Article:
At least relative to the baseline. The baseline being that level of well being, read income, that we could achieve if the item in question didn't exist.
Each and every sub optimal transaction, lack of a beneficial transaction and mal investment that occurs in an economy either contributes to the baseline of what is possible in shared well being or subtracts from what is possible.
People desire well being. They prefer, as the economist Mises said in Human Action (Ch8 Sec. 2), "...life to death, health to sickness, nourishment to starvation, abundance to poverty." I would add that they prefer leisure to labor and now versus later.
Most regulated transactions are sub optimal, at least from a pure financial transaction point of view. If they were not, then they would take place without regulation. Often, the regulation is designed to create an additional objective - fairness, equality, protection of the weak, protection of the commons.
In all cases, what one person receives without working for, another person must work for without receiving.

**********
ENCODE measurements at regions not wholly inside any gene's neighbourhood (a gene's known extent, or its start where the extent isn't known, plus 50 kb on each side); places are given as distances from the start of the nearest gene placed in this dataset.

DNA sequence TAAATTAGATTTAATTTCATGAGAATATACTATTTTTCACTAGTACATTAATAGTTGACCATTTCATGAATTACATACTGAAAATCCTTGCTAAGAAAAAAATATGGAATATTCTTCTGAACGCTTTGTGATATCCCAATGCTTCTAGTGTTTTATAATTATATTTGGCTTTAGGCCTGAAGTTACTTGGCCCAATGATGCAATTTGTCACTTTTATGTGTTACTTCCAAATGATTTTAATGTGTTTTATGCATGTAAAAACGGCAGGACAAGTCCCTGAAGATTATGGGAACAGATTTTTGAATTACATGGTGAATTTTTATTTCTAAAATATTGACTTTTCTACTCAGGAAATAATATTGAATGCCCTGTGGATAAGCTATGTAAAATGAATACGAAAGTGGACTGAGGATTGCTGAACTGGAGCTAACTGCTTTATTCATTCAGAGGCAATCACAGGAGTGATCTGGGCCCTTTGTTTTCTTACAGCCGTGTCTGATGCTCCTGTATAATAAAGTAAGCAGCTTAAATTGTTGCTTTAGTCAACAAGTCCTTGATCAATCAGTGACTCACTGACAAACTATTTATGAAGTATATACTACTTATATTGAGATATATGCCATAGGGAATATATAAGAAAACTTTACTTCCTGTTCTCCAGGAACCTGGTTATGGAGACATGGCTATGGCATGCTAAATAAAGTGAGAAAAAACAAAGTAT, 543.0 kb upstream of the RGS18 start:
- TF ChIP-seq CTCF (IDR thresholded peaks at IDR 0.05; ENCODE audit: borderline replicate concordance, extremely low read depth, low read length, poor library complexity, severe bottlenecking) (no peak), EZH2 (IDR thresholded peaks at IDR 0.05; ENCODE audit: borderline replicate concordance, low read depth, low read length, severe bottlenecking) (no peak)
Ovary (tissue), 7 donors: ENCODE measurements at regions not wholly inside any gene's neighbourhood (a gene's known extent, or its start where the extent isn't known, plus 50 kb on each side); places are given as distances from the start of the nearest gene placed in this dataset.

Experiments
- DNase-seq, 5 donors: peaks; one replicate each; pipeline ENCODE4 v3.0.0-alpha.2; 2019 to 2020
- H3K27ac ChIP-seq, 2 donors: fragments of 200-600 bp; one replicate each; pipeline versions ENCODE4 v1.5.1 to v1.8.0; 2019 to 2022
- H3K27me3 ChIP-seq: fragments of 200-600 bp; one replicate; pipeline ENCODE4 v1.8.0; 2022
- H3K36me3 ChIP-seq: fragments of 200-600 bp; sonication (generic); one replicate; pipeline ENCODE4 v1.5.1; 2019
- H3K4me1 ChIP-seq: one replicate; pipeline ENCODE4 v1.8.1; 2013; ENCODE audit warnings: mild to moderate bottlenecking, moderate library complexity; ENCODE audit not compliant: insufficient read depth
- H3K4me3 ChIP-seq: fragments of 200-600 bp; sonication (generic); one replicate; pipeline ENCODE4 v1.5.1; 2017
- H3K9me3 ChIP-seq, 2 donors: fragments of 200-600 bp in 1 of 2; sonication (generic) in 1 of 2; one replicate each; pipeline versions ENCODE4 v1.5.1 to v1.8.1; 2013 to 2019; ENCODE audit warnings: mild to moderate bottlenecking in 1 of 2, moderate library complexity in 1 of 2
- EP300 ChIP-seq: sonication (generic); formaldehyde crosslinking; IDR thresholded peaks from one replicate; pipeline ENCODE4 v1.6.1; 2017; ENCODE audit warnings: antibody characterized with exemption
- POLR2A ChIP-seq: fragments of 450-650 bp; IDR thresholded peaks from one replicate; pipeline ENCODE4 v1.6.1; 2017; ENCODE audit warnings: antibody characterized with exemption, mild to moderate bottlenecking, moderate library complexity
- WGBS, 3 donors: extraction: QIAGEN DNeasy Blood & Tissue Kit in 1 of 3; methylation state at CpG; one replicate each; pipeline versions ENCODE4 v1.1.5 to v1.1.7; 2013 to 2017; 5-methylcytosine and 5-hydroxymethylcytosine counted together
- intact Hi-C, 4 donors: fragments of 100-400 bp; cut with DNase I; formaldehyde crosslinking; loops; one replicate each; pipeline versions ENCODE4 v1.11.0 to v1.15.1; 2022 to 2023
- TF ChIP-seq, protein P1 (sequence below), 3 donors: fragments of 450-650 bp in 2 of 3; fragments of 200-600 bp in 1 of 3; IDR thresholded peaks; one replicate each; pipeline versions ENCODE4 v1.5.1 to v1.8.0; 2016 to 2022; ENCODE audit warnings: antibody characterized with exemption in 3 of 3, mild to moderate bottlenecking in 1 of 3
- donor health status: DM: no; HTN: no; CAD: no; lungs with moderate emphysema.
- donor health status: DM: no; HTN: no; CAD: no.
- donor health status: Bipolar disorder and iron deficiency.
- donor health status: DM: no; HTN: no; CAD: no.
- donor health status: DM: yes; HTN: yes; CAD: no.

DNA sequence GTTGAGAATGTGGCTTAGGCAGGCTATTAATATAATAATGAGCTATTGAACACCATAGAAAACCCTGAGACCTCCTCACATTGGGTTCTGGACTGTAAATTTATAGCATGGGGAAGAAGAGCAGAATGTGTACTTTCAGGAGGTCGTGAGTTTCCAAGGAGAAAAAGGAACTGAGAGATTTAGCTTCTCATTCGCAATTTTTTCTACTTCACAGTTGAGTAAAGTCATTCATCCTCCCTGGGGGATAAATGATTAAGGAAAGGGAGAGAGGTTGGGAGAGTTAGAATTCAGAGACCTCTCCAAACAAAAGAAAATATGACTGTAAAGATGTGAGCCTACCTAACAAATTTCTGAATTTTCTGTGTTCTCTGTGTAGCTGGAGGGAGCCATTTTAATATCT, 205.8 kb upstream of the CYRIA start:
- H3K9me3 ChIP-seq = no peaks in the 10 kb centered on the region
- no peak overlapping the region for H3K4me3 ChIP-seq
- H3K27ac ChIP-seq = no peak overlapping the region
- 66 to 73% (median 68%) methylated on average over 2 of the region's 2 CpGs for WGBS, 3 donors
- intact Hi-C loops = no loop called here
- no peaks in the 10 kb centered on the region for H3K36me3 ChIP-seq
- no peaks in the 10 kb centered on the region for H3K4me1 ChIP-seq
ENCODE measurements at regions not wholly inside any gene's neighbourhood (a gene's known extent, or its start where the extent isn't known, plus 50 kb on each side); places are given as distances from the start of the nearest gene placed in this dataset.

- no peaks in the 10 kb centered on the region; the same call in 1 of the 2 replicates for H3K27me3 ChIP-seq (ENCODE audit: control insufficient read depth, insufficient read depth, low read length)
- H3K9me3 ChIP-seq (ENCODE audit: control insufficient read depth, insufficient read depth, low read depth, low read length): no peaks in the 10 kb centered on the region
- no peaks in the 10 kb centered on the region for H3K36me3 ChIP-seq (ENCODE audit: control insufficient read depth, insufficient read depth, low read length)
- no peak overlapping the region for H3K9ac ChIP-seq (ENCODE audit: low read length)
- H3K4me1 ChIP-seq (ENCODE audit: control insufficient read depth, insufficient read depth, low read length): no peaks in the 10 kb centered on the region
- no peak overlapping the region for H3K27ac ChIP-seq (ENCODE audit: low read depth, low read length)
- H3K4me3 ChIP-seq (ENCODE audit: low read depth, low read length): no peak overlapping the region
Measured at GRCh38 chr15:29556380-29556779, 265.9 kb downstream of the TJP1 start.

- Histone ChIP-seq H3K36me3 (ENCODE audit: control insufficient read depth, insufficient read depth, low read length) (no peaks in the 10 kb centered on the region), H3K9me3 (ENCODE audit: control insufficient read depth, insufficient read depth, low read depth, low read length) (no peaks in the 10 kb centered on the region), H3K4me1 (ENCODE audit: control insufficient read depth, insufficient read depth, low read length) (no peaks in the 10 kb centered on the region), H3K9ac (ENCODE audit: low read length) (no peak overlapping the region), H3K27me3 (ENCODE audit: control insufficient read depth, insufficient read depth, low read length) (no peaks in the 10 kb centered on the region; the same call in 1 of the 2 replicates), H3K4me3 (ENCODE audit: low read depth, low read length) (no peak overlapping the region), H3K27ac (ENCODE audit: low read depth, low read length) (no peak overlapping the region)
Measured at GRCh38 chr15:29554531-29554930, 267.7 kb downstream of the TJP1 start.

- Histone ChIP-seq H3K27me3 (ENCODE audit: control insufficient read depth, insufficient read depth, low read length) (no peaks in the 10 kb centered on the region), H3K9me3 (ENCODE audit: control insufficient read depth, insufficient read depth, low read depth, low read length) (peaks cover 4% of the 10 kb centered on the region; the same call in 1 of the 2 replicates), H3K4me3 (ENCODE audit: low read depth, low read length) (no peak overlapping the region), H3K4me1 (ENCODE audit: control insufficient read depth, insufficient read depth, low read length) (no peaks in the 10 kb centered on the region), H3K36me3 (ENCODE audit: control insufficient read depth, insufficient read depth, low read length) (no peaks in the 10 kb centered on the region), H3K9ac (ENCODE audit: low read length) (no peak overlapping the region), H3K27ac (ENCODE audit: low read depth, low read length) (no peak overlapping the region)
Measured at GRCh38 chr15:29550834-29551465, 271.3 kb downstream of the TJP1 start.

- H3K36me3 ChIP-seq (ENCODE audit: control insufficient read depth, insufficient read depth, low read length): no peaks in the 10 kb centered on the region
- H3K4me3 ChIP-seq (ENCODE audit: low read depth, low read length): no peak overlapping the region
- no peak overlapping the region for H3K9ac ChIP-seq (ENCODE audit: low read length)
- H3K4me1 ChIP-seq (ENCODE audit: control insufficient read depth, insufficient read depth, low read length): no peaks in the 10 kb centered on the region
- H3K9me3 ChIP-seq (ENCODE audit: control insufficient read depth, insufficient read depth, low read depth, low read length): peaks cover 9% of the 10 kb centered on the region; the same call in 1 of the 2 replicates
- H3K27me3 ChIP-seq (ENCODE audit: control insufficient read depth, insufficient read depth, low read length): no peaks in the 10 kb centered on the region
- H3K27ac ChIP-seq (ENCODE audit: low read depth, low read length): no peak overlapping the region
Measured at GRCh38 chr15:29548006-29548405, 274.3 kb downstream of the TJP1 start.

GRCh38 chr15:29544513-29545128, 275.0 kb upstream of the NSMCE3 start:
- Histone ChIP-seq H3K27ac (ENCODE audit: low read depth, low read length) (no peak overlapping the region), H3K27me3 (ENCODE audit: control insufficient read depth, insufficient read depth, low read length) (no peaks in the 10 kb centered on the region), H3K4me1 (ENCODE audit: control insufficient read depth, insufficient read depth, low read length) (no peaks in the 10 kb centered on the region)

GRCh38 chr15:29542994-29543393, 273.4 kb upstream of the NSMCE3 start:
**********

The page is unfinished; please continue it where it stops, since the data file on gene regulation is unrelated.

Examples of sub optimal transactions abound. Licensing hundreds of professions? Undertaken in the name of consumer protection, but generally associated with restricting new entrants to the trade in order to keep the prices all of us consumers pay, up. The lack of price transparency in health care makes almost every transaction their likely to be sub optimal. How would one know when, usually, neither the doctor or dentist or the prospective patient knows what they are being charged and paying? That doesn't sound likely to provide a way to figure out the highest and best use of either parties resources - the time of the physician or the money of the patient - does it? Or take mal investment. How about a bridge to no where in Alaska?
That does not mean there is no need to create additional objectives or for us to collectively pool our resources to support the rule of law and safety nets for the young, sick and old.
But the next time you think, 'the government shouldn't let that happen,' or 'somebody should do something about that,' keep in mind that the cost of doing so is money you take away from each of us and then spend to further monitor and hamper our behavior. Every penny reduces our ability to spend on what is really necessary. Most of the behaviors die out under their own weight.
Accurate Reality: We spend so much serving other masters and letting the government run ineffectively and meddle in unnecessary areas that we squander the incremental well being, read money, that we could use to easily pay for the real objectives we all agree on.